Surveillance Systems and Internet Rules: Blunting China’s Techno-Totalitarianism

Hello, and happy Thursday! On this date in 1961, astronaut Alan B. Shepard Jr. made a 15-minute suborbital flight, becoming America’s first space traveler. And now, 61 years later, a civilian company will be returning three astronauts to Earth tomorrow. 

Today’s newsletter has two related stories. The first discusses a possible ramping up of U.S. sanctions against a Chinese surveillance company and the second explains how Iran is following the Chinese model of internet surveillance. Taken together, these stories try to explain why aggressive action is critical if Washington wants to blunt Beijing’s development and export of techno-totalitarianism. I hope it’s helpful. 

Biden Administration Zooming In on Hikvision 

The Biden administration is considering adding China’s Hangzhou Hikvision Digital Technology Co. to the U.S. Specially Designated Nationals (SDN) and Blocked Persons List, according to multiple news sources. The company specializes in surveillance technologies and is being targeted for supporting massive human rights violations against ethnic and religious minorities in China. A final decision on the sanctions isn’t expected until next month, but Bloomberg reports the company’s stock has already dropped 10 percent.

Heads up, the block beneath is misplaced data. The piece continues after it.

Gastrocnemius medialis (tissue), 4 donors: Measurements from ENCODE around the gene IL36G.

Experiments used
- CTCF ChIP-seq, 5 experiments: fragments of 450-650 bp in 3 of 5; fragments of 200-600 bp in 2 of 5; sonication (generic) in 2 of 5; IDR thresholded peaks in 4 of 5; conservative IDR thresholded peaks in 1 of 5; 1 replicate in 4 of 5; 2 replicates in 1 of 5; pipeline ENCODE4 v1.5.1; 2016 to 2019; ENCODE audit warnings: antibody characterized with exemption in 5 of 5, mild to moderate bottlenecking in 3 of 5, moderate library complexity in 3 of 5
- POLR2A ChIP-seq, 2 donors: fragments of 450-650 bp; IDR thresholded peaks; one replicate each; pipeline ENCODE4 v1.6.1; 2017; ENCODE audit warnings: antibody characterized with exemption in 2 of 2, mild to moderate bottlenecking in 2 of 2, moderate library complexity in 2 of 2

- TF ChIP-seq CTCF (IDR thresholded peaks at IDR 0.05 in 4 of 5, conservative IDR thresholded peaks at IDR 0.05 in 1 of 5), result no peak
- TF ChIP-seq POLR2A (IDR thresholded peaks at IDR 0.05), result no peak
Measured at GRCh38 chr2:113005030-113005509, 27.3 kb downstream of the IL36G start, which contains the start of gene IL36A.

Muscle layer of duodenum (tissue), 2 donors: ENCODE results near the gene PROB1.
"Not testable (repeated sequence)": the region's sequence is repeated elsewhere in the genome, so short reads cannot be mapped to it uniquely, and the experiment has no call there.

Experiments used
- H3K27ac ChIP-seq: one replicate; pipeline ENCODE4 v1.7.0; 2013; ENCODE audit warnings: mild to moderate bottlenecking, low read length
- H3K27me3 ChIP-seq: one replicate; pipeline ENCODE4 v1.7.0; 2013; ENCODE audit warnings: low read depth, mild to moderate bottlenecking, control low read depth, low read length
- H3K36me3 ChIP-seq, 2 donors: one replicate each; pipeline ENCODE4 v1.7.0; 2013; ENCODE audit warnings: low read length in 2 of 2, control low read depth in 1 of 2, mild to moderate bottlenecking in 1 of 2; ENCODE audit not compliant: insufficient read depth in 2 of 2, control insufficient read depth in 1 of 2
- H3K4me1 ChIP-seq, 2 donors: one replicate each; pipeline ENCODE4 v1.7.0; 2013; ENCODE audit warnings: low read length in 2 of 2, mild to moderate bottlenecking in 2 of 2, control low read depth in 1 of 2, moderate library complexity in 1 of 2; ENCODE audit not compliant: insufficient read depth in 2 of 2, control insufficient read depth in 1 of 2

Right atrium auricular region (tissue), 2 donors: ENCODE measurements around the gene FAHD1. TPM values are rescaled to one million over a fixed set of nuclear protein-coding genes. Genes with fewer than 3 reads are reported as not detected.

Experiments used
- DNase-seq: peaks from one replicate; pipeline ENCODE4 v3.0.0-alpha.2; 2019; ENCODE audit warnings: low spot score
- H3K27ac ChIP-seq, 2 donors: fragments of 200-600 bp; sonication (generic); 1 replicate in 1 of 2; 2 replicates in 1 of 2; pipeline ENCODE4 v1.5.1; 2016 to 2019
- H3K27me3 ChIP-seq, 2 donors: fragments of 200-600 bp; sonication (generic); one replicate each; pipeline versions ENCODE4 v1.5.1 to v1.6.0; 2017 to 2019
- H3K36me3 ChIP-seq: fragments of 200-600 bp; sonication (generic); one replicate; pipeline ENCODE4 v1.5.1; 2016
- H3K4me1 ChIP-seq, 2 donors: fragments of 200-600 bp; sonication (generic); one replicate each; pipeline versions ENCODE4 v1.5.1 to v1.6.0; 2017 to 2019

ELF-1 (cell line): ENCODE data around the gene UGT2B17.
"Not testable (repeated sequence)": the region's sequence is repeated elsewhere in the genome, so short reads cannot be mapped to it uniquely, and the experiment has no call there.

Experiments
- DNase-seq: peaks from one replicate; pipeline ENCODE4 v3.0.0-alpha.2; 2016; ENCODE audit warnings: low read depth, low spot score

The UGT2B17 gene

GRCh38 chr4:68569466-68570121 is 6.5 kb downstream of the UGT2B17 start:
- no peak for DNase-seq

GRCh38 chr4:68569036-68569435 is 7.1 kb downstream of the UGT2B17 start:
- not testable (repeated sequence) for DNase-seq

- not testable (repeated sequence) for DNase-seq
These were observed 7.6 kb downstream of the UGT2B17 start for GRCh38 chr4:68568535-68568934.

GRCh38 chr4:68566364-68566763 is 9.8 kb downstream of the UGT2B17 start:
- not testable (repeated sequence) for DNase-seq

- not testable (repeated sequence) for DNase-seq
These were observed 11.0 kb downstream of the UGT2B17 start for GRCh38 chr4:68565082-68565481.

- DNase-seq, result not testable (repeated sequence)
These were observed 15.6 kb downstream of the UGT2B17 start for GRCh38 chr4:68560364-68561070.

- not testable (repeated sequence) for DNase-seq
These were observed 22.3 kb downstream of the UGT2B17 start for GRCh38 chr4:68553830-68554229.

Hikvision was blocked from operating in the United States in 2019, and the Biden administration issued an executive order last year prohibiting American investments in the company. If added to the SDN, so-called “secondary sanctions” could punish anyone around the world who continues to do business with the company. This would be an unprecedented action against a large Chinese technology company. 

Join to continue reading
Get started with a free account or join as a member for unlimited access to all of The Dispatch. Continue ALREADY HAVE AN ACCOUNT? SIGN IN